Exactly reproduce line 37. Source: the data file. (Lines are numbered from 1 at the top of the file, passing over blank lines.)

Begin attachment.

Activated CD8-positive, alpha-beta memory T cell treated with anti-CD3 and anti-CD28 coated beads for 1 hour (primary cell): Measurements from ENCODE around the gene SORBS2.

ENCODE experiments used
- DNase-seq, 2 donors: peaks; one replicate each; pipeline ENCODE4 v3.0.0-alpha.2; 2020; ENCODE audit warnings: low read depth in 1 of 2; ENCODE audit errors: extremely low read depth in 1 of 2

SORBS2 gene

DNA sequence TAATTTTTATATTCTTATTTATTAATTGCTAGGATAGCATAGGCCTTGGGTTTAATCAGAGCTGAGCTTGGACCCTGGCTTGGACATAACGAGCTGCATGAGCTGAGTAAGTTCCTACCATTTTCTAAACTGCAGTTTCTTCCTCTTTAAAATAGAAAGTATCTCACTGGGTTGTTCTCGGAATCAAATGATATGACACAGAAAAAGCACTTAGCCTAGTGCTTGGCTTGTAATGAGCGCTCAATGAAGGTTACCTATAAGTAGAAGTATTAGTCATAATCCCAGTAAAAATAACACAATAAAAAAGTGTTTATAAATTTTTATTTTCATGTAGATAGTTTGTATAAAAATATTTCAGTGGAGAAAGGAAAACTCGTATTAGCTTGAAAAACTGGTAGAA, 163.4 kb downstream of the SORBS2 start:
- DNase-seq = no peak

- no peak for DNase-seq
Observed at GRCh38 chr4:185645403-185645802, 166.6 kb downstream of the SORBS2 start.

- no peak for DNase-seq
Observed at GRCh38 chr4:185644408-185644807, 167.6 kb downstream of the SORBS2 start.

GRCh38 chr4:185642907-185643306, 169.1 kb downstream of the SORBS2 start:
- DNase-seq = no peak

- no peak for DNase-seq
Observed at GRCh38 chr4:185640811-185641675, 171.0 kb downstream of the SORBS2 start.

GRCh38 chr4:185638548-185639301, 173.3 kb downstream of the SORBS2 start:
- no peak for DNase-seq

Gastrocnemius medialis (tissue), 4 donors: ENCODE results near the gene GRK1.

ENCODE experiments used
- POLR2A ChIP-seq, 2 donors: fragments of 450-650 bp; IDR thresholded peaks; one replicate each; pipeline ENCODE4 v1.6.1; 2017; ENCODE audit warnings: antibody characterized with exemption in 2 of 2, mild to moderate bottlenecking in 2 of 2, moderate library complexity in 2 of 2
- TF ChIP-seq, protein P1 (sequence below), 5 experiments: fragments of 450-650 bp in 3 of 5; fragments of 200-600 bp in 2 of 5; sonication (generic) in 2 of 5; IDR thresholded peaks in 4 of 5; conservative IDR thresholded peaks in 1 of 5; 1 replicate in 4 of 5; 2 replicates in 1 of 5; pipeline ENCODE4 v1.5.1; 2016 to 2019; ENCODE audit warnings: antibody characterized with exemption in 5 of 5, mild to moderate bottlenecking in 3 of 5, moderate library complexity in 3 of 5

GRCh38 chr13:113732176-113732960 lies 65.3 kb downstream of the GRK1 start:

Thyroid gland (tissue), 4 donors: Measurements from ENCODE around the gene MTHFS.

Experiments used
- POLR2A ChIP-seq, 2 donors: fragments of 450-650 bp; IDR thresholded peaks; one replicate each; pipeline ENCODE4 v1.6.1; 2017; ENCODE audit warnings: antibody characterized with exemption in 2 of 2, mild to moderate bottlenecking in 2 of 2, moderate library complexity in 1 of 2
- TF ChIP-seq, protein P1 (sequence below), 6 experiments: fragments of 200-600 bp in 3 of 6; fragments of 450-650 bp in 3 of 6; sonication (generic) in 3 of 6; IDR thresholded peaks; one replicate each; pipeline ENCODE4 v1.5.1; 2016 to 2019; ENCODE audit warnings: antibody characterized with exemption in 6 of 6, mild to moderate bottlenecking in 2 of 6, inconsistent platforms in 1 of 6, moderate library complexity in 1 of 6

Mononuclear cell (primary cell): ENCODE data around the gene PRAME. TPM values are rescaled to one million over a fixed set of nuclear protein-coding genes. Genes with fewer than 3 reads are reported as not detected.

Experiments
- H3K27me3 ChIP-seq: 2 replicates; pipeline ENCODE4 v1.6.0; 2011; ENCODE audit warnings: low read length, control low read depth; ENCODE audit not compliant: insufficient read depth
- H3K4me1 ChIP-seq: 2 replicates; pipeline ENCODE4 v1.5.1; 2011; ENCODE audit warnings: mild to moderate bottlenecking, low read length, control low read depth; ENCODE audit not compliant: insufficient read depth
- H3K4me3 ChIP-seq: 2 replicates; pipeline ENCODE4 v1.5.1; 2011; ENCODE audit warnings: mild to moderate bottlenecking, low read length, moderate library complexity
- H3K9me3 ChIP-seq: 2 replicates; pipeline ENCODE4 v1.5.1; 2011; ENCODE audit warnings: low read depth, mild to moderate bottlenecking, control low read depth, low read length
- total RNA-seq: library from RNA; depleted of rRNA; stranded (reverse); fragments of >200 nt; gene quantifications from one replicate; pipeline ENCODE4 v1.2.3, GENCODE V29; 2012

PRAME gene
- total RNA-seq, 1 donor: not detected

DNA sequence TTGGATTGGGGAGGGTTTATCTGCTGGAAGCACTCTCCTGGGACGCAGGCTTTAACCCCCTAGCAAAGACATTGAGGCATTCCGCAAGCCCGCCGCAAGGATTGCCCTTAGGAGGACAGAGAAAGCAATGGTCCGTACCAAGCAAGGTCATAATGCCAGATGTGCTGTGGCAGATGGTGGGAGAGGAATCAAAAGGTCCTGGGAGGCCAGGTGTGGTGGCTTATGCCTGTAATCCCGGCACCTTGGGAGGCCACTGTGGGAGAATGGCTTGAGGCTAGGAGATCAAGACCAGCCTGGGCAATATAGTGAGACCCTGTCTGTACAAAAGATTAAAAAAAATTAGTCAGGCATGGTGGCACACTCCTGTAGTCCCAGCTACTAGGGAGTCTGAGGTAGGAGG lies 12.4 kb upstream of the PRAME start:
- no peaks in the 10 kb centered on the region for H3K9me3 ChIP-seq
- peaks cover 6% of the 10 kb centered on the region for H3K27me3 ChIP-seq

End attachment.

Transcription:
- peaks cover 6% of the 10 kb centered on the region for H3K27me3 ChIP-seq